What I’ve Learned As A Sunday School Teacher


2016 marks the 6th year that I’ve had the privilege of serving as a Sunday school teacher for my home church. I first and foremost give glory to God for the ability to teach God’s Word while at the same time being a student myself. I’m also grateful for the Rev. Donna Vanhook blessing me with an opportunity to be an assistant teacher for our young adult Sunday school class. Until I had the opportunity, I did not know that I had the capability to lead God’s people in the study of His word. Currently I serve as a teacher of the youth and adult Sunday school classes still at my home church. There are several lessons I’ve learned as a result of teaching Sunday school that I would like to share with you all.

  1. Remain a student even in teaching the Word of God. One of the current problems that is discussed in the Christian faith is that many people who teach and preach do not see themselves as students of what they are teaching. A lot of times they focus on distributing the information without applying it to their own lives. Teaching people the Word of God is a privilege, but should be taught in a spirit of humility. It is hard to teach God’s Word with validity when our lives contradict what we teach. I have had moments where I thought about quitting my teaching assignment because my life wasn’t totally in sync with what I taught. It is still a struggle, but what helps is having that awareness of that reality. The Bible makes it clear that those who teach have even greater accountability (James 3:1). Therefore, before I teach anybody anything from the Bible, I must do an evaluation of myself to see what areas of my life need application of what I’m teaching. One last element of being a student in teaching is doing more facilitating than telling. In my opinion, teaching God’s Word should be a conversation between the teacher and the students about whatever the topic is. When everyone does their homework, learning can take place and this learning isn’t just limited to the students. When a teacher walks away from a lesson with the mindset of “wow, I didn’t think of it that way”, the teacher has done their job. As teachers we must remain teachable because regardless of our teaching status, nobody knows it all.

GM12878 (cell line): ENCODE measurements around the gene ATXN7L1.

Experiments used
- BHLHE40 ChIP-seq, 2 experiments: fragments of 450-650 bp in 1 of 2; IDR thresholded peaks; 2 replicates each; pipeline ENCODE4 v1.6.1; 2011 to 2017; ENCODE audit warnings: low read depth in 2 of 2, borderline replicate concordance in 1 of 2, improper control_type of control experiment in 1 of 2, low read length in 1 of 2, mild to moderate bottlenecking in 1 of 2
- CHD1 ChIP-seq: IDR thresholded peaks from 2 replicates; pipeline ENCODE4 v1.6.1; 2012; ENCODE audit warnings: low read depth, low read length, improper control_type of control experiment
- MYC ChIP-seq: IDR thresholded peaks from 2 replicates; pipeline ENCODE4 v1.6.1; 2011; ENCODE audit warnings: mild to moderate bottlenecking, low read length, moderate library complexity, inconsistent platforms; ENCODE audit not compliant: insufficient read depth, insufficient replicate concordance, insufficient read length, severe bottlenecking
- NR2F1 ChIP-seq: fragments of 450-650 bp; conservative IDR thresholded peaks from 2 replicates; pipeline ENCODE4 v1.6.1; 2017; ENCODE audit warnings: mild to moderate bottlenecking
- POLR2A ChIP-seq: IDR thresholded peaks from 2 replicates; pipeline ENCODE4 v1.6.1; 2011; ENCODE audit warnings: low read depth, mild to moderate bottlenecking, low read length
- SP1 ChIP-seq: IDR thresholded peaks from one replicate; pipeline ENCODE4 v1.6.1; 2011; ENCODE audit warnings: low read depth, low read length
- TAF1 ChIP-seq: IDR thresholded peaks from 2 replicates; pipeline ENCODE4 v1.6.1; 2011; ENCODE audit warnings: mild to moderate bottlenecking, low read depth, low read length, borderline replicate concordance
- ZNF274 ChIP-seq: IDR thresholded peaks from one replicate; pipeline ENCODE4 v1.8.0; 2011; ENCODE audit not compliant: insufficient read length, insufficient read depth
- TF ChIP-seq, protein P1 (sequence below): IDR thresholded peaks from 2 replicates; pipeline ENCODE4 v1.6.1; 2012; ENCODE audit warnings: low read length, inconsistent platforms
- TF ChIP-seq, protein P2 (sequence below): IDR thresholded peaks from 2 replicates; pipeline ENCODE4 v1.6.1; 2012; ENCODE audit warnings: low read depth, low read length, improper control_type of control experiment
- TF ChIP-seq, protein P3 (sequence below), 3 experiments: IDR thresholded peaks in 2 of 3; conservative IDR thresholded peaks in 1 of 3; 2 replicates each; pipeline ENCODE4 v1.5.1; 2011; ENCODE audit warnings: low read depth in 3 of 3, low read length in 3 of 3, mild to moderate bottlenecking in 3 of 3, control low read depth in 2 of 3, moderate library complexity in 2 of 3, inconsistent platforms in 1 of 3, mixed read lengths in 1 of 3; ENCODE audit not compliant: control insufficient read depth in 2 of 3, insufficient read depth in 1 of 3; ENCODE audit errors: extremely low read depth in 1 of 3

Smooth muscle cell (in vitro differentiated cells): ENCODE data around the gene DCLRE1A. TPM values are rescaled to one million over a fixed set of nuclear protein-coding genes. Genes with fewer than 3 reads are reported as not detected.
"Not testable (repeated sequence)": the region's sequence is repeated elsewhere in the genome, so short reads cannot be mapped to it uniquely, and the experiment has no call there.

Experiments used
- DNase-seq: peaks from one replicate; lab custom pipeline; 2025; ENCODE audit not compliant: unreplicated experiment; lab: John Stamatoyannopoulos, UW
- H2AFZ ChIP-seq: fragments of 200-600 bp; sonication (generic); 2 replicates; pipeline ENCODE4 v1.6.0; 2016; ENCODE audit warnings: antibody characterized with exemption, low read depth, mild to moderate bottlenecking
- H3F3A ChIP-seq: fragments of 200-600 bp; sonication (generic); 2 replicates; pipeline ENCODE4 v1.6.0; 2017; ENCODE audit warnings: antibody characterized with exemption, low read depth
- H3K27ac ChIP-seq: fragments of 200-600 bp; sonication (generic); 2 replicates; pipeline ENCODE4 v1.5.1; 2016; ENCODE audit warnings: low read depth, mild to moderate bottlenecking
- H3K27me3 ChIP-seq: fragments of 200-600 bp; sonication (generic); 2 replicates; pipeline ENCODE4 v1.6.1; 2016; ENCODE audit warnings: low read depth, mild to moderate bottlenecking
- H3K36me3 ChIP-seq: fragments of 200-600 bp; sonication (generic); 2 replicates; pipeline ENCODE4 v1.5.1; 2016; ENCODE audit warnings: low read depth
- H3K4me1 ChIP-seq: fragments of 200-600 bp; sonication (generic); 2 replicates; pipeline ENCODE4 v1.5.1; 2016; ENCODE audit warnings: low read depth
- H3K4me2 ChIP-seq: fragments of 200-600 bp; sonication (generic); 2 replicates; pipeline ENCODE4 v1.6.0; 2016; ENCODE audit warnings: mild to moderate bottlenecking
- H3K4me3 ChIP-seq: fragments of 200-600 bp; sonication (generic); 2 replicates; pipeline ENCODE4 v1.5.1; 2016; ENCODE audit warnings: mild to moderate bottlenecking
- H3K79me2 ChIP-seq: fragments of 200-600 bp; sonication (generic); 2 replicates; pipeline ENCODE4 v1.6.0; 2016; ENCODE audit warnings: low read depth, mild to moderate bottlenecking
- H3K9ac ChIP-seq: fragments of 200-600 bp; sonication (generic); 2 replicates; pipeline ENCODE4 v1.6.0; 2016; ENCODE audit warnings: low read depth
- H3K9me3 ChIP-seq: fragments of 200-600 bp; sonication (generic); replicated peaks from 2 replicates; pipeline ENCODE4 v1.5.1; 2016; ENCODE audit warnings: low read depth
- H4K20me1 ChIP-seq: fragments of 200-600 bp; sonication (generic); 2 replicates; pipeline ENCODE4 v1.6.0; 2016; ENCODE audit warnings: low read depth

2. Like any profession in life, preparation is the key. Let’s be honest for a moment: people know when you’re not prepared. When people have that sense that you’re not prepared, it takes away from the impact that could take place. Preparation says that we value what we’re doing and want to do it in a spirit of excellence. Excellence doesn’t equal perfection; it equals our best effort. While I have not perfected the discipline of preparation, preparation is such a fun part of what I do. Preparation is the proof to me that I’m doing what I’m passionate about. For those who are teachers of any sort, don’t you feel the joy that comes with discovering something that you can’t wait to share with your students? I remember one time specifically when I was studying something and the revelation from it was so on point that I literally ran a lap or two inside of my house. Preparation is crucial and says A LOT about how passionate you are about what you’re doing.
  3. Loving the students you teach supersedes the knowledge you share. As I said earlier, teaching God’s Word should be a conversation between teacher and student. This conversation should be based on what God has spoke to everyone through His word and not just one person. Therefore, loving our students should be a huge priority for us. I do not understand how one can preach to or teach people yet not have love for them. How do we show love to our students? We have to express care and compassion for them. Ask about how they are doing. Ask about how their family is doing. If they need assistance and we’re not able to give it to them, we should lead them to resources that can help. We also love people by treating them with respect. I believe people will buy into your teaching more when you show not only that you know the material, but show that you have genuine love and care for them. This is very vital for me in teaching the youth. I want the youth not to just see me as their Sunday school teacher, but as one willing to pray for and love them. I try as hard as I can to interact with the kids I teach outside of the Sunday school teaching time. With everyone you teach, you don’t know the struggles that your students face outside of the teaching time. Sometimes your teaching time may be one of the very few times that your students experience God’s love genuinely.


If you are a teacher of God’s Word or a teacher in general, I pray that these lessons that I’ve shared with benefit you in whatever way possible. Teaching is a rewarding experience that I’m thankful to do every chance I get. May I use the teaching gift for God’s glory and God’s glory alone, amen!


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